Alaska is the setting for Dave Eggers’ latest novel, Heroes of the Frontier. This sign welcomes visitors on the Yukon Highway to the state. Source: http://www.flickr.com/photos/14963903@N06/2634517599/ 2008 Alaska Cruise 133

North to Alaska, Eggers rushes on

Heroes of the Frontier: A book review

Spoiler alert! A few details at the end of the novel are given away.

In a pivotal scene that occurs late in Dave Eggers’ novel Heroes of the Frontier, our hero Josie and her children Paul and Ana find themselves in Alaska. It’s a Saturday. In the park. They’re listening to a man singing Italian songs.

If this was a bit of literary/musical trickery or some kind of cross promotion with the band Chicago that’s designed to wriggle a brainworm into the head of the reader, the subtlety wasn’t lost on this reviewer. (I still can’t stop humming the tune “Saturday in the Park.”)

I’m a huge fan of Eggers, having read everything he’s written since his blockbuster break-out A Heartbreaking Work of Staggering Genius. I was especially blown away by What is the What, his fictionalized version of the life of Valentino Achak Deng which is celebrating its 10th anniversary this year. I admire Eggers’ non-literary pursuits too for the breadth of his humanity and heights of his creative inspiration, including his latest collaboration in releasing 30 anti-Donald Trump songs in 30 days.

I’ve written about another one of his fine novels, A Hologram for a King, which was recently released as an (almost) equally fine film starring Tom Hanks.

So I didn’t hesitate to travel north to Alaska with his latest characters in the hopes of discovering new literary treasures.

For some reason, this novel did not feel as convincing or authentic as other Eggers’ treasures and that “Saturday in the Park” allusion — if that’s what it was —felt something like disappointment.

To be sure, Eggers hits on some powerful modern themes and issues, including the alienation of the individual in society, contemporary madnesses such as rampant litigiousness and environmental destruction, and that pervasive American motif of the frontier. The novel’s over-arching theme of the need for children to mature, to be allowed to grow and test their limits, is important and timely in an era of ‘helicopter parenting.’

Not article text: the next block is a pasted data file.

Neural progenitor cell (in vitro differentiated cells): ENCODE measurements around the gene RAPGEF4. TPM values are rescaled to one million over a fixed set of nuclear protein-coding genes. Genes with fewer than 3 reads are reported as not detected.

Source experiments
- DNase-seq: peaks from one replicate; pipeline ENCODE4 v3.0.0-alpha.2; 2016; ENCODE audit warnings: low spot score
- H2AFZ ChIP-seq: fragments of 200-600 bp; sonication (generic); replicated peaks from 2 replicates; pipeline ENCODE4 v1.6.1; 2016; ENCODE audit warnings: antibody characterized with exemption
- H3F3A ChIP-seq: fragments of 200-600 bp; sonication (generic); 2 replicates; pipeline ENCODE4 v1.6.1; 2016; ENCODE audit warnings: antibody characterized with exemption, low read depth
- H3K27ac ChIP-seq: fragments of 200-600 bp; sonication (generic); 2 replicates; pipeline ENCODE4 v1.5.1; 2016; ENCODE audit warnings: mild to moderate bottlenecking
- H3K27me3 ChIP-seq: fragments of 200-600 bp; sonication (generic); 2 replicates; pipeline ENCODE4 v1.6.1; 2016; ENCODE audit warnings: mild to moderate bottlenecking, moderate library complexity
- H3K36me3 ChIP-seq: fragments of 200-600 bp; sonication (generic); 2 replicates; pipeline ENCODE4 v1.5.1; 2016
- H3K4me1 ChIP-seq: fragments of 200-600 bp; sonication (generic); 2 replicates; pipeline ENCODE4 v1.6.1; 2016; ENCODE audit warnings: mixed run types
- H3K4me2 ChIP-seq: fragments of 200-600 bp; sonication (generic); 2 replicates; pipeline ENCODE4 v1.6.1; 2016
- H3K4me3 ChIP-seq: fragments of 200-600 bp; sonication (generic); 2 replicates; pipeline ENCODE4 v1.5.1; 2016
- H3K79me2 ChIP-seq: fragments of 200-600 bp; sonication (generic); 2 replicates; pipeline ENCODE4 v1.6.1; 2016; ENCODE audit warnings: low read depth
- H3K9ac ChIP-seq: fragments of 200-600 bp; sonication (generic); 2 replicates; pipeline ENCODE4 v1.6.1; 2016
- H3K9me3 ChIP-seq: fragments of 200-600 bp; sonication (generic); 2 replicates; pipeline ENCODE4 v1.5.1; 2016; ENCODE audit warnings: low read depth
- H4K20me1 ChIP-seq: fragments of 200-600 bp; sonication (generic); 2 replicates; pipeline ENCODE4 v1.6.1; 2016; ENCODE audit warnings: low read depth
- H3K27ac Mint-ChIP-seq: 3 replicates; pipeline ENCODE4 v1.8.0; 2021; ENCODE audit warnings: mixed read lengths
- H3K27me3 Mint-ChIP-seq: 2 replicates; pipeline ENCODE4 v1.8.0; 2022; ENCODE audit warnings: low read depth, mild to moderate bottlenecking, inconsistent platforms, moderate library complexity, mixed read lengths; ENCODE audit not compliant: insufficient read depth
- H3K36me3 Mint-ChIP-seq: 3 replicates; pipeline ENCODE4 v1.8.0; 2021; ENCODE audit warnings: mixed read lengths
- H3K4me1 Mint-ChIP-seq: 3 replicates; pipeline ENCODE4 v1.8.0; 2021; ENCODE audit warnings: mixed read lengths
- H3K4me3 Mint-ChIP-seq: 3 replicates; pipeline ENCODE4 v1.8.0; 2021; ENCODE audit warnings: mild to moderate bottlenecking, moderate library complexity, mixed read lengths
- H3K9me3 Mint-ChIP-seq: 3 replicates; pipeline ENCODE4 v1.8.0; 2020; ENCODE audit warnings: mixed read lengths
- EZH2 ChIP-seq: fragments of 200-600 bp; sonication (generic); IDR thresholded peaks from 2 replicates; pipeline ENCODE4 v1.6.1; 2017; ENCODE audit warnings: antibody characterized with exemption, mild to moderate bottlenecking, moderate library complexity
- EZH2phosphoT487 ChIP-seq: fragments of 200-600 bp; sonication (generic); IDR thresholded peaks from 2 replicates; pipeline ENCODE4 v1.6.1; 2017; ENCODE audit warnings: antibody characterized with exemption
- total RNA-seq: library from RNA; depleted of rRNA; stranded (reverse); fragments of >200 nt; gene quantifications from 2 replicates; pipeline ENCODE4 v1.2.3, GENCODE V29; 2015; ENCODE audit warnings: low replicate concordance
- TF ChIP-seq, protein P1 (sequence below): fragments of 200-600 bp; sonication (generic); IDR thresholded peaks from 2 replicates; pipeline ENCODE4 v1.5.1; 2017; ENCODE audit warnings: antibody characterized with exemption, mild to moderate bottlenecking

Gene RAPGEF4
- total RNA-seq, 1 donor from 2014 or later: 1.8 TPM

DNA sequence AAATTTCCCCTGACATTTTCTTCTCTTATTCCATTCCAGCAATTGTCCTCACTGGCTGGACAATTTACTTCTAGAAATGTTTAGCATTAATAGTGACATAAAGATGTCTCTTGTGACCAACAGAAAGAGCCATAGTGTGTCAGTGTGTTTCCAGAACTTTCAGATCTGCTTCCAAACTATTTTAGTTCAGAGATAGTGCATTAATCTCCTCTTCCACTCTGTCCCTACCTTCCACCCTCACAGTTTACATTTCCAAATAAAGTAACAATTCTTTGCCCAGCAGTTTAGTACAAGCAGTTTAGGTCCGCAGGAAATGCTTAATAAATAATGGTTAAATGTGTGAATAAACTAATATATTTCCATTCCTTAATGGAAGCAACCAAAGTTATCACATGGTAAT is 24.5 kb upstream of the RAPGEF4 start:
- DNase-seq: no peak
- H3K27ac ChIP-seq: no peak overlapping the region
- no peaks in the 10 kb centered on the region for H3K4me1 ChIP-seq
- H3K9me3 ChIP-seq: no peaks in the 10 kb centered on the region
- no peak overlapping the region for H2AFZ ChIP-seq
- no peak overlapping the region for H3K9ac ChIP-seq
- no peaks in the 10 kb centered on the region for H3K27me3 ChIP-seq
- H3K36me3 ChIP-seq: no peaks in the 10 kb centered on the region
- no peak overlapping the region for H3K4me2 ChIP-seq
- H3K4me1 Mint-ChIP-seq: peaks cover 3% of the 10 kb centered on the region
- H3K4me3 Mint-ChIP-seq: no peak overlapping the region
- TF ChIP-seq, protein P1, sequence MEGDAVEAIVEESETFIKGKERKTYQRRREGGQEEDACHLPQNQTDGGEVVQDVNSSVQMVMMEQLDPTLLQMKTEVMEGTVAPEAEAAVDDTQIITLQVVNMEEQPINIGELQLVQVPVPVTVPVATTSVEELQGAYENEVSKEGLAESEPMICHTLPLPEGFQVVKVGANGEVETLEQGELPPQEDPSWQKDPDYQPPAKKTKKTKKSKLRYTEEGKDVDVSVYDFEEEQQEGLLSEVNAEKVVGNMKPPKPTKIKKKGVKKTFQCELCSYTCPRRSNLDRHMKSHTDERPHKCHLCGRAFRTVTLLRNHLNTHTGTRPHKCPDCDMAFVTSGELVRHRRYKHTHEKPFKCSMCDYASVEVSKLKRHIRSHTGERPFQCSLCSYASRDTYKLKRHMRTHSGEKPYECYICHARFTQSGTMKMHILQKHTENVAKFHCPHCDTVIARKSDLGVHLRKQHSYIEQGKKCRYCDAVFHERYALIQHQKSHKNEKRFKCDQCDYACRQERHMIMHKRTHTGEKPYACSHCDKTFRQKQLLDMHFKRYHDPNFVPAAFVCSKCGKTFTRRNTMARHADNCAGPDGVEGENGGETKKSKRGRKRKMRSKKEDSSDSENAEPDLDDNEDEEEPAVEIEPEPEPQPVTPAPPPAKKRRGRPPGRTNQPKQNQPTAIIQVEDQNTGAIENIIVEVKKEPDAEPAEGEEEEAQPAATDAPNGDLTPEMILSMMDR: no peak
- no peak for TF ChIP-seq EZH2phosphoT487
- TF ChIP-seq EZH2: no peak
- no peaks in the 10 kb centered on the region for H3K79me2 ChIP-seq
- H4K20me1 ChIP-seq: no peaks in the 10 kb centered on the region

Eggers’ language — the simplicity of his writing which masks the power of his prose — work its magic again in this novel. Just consider his description of “the beauty of the nowhere world” that Josie’s family faces in the Alaskan wilderness, or “the crushing tragedy of their aloneness.” Read this powerful passage following the family’s harrowing escape from a raging fire:

Back inside, Josie peeked into the gym to see if Paul was awake, but he was still splayed on the bed, his mouth open, as if astonished by rest.

But there is something else about this novel that made it feel less convincing then his stories about Deng, Abdulrahman Zeitoun, Alan Clay, Mae Holland or even that of Thomas, the troubled main character of Your Fathers, Where Are They? And the Prophets, Do They Live Forever? Perhaps it was an inability to connect with his characters or fully appreciate Josie’s struggle. I couldn’t appreciate how a successful dentist like Josie ended up married to a “ferret-man” like Carl and the back story involving the tragic life of Jeremy, a young soldier killed in Afghanistan, also didn’t ring true.

I won’t dwell on these things, however, because I agree with another reviewer’s opinion that whether or not a novel is “flawed” is immaterial to a reader. Neil Peart was assessing Hemingway’s lesser works when he wrote that a novel written by a great writer has virtues that far outweighs its flaws, but it could apply to this work.

In Eggers’ case, nowhere are those virtues more apparent than when Josie realizes the strength and beauty in the lives of her children:

Usually she was feeding her children, putting them to bed, all of these prosaic activities that kept her from the beauty of the world. Our children keep us from beauty, she thought, then corrected herself. Our children are beautiful, too, but we must find a way to combine these things, so we’re not missing one for the other. Could it be so hard?

And it certainly comes to the fore when, after her adventures, she realizes this powerful truth:

That only having left could she and her children achieve something like sublimity, that without movement there is no struggle, and without struggle there is no purpose, and without purpose there is nothing at all. She wanted to tell every mother, every father: There is meaning in motion.

And, yes, there is meaning in this book too.

Claudio D’Andrea has been writing and editing for newspapers, magazine and online publications for 30 years. You can read his stuff on LinkedIn and Medium.com and follow him on Twitter.